Simone_De_Beauvoir's avatar

@jmah people get sexuality mixed up with gender all the time – there is no reason someone with feminine mannerisms isn’t gay

galileogirl's avatar

Did I step into a “way-back” machine and end up in 1950? Being who you are is cool in the 21st century.

Simone_De_Beauvoir's avatar

@galileogirl sure if you’re straight and white and christian and married.

KatawaGrey's avatar

@Simone_De_Beauvoir: I think @jmah meant that most people assume that a feminine woman is straight and that all non-feminine women are gay, another nasty stereotype that has to go. :/

Simone_De_Beauvoir's avatar

@KatawaGrey oh I know – I am agreeing with you and with @jmah

wundayatta's avatar

I pass for healthy, mentally speaking. Today, I was in a therapy session, and my cell phone rings. I pull it out because generally the only time it rings during the day is if there’s some emergency with my kids. I see it’s my boss, and, stupidly, I answer. He starts talking about some decision we need to make, and I can see it will go on a long time. So I tell him, “can I call you back a little later? I’m in a…. doctor’s office.”

He says, “Is everything all right?”

It’s been an emotional session and I’m sure my voice sounds choked up, as if I’d been crying (which I had). I am not good at making up stories on the spot. The “doctor’s office” raises some red flags. But then, “Hey boss, I’m bipolar” sounds infinitely worse.

Technically (legally) he can’t ask about my health issues. He has a workplace to run, and I’m a very significant part of it. But he’s a nice guy and is concerned. Later on, I call him back, and after we discuss the issue, he asks again, twice, if I’m ok.

It’s a strain, trying to pass for mundane. I’m not “out” to my family or my employer. I have great admiration for people who do come out. It’s a risky thing. Who knows what you might suffer as a result. I’m pretty much a coward. You won’t find me on any front lines in the battle for “crazy” pride. It’s not my job to educate people in my real life about what it’s like to be mentally ill.

So guess what? I’m ashamed. Typical.

galileogirl's avatar

@Simone_De_Beauvoir Maybe it’s where I live but the people I know don’t need to depend on others prejudices to establish an identity. Ikea makes closets with glass doors.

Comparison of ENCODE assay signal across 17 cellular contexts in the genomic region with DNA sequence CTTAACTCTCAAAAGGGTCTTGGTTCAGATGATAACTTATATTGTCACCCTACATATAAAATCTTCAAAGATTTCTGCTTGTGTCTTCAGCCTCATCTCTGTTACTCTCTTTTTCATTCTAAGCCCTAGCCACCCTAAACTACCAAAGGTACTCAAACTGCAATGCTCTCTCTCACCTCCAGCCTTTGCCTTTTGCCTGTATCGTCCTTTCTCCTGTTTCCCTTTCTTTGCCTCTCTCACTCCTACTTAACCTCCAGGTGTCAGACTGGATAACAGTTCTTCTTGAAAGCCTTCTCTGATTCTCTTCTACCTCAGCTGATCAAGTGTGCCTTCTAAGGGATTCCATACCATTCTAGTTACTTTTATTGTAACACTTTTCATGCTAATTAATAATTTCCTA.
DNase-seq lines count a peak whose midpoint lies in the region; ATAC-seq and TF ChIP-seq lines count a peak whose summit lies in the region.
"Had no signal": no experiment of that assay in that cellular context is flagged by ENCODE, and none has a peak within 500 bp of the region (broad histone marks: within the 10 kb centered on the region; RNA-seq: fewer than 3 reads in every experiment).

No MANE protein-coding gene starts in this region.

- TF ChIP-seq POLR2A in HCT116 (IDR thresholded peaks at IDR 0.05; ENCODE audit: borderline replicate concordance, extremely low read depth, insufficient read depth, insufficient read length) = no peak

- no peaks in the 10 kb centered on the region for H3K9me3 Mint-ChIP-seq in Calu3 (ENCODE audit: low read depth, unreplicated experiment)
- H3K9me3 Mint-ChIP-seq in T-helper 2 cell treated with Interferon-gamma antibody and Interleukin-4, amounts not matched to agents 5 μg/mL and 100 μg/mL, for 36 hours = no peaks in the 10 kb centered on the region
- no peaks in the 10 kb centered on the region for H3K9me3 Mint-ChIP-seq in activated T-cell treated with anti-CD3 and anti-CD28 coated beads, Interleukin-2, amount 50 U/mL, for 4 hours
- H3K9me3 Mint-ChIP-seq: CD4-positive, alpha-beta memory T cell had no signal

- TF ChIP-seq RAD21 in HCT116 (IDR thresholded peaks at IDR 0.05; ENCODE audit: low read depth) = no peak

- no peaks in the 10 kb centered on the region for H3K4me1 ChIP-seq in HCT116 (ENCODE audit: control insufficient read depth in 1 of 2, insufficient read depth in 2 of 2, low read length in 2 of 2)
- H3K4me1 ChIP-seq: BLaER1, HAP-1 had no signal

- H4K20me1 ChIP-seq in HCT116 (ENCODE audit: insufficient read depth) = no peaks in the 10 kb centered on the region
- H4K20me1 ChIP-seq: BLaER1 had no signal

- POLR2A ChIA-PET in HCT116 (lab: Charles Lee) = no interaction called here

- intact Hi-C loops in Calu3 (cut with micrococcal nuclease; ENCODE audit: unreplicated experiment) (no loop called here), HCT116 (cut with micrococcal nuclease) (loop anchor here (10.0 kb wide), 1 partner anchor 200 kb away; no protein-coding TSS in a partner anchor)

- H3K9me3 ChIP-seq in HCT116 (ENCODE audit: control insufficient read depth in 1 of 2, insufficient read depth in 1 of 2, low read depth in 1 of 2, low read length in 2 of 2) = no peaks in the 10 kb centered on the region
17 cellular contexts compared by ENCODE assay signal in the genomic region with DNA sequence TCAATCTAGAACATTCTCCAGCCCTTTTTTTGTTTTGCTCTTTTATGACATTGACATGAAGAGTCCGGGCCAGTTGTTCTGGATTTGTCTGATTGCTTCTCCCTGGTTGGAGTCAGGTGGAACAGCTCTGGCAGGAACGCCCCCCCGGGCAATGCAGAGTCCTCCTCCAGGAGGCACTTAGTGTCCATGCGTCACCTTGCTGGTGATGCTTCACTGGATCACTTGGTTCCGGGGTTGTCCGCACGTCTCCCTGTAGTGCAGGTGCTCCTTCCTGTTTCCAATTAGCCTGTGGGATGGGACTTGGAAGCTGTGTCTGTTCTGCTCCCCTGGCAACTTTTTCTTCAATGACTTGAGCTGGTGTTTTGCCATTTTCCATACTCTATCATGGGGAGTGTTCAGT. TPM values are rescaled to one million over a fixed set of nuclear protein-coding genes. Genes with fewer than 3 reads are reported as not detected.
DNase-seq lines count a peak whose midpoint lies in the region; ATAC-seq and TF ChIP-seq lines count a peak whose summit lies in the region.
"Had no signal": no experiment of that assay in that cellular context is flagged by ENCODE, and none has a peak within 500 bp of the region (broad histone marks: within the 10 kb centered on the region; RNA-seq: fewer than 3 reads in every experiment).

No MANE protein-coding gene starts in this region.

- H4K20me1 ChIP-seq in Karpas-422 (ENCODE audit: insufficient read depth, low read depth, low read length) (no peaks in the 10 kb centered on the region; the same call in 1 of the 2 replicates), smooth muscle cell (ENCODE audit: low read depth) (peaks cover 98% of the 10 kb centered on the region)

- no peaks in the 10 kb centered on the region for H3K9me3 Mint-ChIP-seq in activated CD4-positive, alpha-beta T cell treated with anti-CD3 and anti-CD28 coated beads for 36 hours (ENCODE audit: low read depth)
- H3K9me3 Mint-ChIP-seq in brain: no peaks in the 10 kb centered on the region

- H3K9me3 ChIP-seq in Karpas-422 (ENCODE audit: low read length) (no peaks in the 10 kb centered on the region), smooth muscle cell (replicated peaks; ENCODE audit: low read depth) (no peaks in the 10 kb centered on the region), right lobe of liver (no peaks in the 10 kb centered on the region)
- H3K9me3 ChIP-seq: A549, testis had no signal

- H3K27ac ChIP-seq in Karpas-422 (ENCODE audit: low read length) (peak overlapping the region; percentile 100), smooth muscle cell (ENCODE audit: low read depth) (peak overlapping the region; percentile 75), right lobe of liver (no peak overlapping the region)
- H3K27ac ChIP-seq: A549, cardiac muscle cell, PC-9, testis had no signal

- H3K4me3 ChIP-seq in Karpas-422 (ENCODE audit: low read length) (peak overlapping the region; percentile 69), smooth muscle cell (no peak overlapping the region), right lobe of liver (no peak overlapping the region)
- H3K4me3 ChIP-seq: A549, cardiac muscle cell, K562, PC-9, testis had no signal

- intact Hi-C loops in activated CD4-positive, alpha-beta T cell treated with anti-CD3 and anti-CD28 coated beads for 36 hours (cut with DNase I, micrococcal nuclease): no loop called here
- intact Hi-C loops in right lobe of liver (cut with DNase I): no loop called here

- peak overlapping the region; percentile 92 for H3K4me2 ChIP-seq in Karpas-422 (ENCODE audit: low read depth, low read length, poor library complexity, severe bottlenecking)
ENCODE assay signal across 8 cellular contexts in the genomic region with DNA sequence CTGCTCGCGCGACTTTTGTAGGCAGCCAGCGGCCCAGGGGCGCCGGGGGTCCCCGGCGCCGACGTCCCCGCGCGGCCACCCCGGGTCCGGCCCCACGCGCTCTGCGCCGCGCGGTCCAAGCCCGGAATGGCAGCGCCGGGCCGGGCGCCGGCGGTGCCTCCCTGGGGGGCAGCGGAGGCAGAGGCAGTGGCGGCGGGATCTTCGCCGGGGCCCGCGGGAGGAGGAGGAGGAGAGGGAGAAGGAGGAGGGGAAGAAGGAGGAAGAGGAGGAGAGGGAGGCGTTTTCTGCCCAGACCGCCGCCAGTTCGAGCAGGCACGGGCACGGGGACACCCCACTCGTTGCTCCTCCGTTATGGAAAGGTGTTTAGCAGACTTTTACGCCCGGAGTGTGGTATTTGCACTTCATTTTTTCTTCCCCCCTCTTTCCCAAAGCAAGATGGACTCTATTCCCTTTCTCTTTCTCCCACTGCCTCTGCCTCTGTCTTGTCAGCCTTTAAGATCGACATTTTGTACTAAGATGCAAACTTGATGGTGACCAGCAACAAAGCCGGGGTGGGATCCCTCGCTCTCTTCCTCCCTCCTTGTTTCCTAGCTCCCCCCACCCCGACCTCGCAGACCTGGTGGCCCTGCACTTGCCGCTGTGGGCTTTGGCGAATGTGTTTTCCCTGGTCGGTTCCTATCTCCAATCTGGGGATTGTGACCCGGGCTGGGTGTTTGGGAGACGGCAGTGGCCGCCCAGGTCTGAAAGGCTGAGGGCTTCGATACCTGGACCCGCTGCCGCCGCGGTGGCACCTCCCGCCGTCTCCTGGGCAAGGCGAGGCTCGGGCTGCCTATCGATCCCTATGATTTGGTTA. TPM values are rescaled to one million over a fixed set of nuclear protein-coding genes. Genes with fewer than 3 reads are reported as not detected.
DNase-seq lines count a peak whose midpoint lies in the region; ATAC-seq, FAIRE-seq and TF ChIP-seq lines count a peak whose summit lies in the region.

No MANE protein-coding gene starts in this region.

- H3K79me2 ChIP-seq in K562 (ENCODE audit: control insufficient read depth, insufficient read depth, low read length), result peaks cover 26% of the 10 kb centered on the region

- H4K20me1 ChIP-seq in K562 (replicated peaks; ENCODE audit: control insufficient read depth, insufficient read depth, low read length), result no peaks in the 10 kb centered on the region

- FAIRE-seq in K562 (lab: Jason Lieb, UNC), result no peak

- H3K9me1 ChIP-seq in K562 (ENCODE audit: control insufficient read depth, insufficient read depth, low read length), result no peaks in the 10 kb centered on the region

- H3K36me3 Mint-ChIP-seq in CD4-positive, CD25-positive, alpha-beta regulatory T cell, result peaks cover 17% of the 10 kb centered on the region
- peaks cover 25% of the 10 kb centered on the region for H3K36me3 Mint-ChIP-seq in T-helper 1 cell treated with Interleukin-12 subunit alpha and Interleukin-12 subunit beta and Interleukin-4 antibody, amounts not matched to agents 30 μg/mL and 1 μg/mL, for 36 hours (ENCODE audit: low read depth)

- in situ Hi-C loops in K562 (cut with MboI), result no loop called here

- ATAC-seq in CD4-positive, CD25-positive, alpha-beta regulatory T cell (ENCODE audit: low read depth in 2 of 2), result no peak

tinyfaery's avatar

@Gail Bullshit. I live in one of the most diverse cities in the world. People have to pass here all the time.

Maybe in places where everyone looks, thinks, and fucks the same it’s okay to be yourself.

Arisztid's avatar

@tinyfaery Has passing as white affected you personally?

@tinyfaery @KatawaGrey How does having to hide your orientation affect you?

@jmah I can definitely relate.

@Simone_De_Beauvoir People’s ignorance never surprises me.

@daloon I have had friends with mental illnesses who had to lie about it in order to get a job. The main ones were the ones with Bipolar, BPD, and Schizophrenia.

@galileogirl Afraid not. I have known people who did it quite a bit in the past (say, earlier than 1990) and have known quite a few since then. It makes their lives a lot easier.

If I missed anyone, my apologies. I am trying to combine a reply into one so I do not fill the page up.

I could not pass as white but I could pass as a white/Native American mix (my Clan has that look, not all of my people), Hispanic, or the nebulous “Mediterranean” which many of my people do in America (Rromani Gypsy). However, at the times I have thought of doing that I can see, in my mind’s eye, my father’s disappointment (he is long deceased and my mother died birthing me).

The people I have asked who do this about it describe it affecting them from very little to a great deal.

tinyfaery's avatar

Honestly, I don’t think about it much. Like I said, I don’t try to pass, it’s not conscious. I just happen to fall into peoples assumptions about what gay and Latino looks like. I correct people all the time.

I could see being in a situation where I’d be safer passing as straight. If I tried to pass myself off by having to deny my relationship I’d feel awful, like I was betraying the person I love. I hope I am never put in such a situation.